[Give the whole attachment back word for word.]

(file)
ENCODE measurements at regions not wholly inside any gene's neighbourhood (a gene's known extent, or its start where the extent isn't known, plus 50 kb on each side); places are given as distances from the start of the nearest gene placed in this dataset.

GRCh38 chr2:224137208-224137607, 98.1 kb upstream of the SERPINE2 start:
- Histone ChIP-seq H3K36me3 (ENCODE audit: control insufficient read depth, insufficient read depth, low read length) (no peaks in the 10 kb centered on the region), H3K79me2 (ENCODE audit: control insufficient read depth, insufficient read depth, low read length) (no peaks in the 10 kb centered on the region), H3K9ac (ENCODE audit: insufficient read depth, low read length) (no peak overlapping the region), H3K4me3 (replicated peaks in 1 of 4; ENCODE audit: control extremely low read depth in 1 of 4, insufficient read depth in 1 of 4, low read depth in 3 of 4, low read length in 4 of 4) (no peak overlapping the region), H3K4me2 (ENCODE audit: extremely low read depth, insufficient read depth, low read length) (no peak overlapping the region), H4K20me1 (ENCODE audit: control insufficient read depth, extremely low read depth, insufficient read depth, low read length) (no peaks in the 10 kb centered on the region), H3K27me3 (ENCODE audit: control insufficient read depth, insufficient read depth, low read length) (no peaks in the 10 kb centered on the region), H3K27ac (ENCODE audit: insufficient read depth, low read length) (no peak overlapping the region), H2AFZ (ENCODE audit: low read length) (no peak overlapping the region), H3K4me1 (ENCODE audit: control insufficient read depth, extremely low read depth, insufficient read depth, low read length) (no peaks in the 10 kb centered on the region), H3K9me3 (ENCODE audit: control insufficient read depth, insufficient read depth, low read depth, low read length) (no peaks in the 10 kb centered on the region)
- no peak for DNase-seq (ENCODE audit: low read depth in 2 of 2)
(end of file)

ENCODE measurements at regions not wholly inside any gene's neighbourhood (a gene's known extent, or its start where the extent isn't known, plus 50 kb on each side); places are given as distances from the start of the nearest gene placed in this dataset.

GRCh38 chr2:224137208-224137607, 98.1 kb upstream of the SERPINE2 start:
- Histone ChIP-seq H3K36me3 (ENCODE audit: control insufficient read depth, insufficient read depth, low read length) (no peaks in the 10 kb centered on the region), H3K79me2 (ENCODE audit: control insufficient read depth, insufficient read depth, low read length) (no peaks in the 10 kb centered on the region), H3K9ac (ENCODE audit: insufficient read depth, low read length) (no peak overlapping the region), H3K4me3 (replicated peaks in 1 of 4; ENCODE audit: control extremely low read depth in 1 of 4, insufficient read depth in 1 of 4, low read depth in 3 of 4, low read length in 4 of 4) (no peak overlapping the region), H3K4me2 (ENCODE audit: extremely low read depth, insufficient read depth, low read length) (no peak overlapping the region), H4K20me1 (ENCODE audit: control insufficient read depth, extremely low read depth, insufficient read depth, low read length) (no peaks in the 10 kb centered on the region), H3K27me3 (ENCODE audit: control insufficient read depth, insufficient read depth, low read length) (no peaks in the 10 kb centered on the region), H3K27ac (ENCODE audit: insufficient read depth, low read length) (no peak overlapping the region), H2AFZ (ENCODE audit: low read length) (no peak overlapping the region), H3K4me1 (ENCODE audit: control insufficient read depth, extremely low read depth, insufficient read depth, low read length) (no peaks in the 10 kb centered on the region), H3K9me3 (ENCODE audit: control insufficient read depth, insufficient read depth, low read depth, low read length) (no peaks in the 10 kb centered on the region)
- no peak for DNase-seq (ENCODE audit: low read depth in 2 of 2)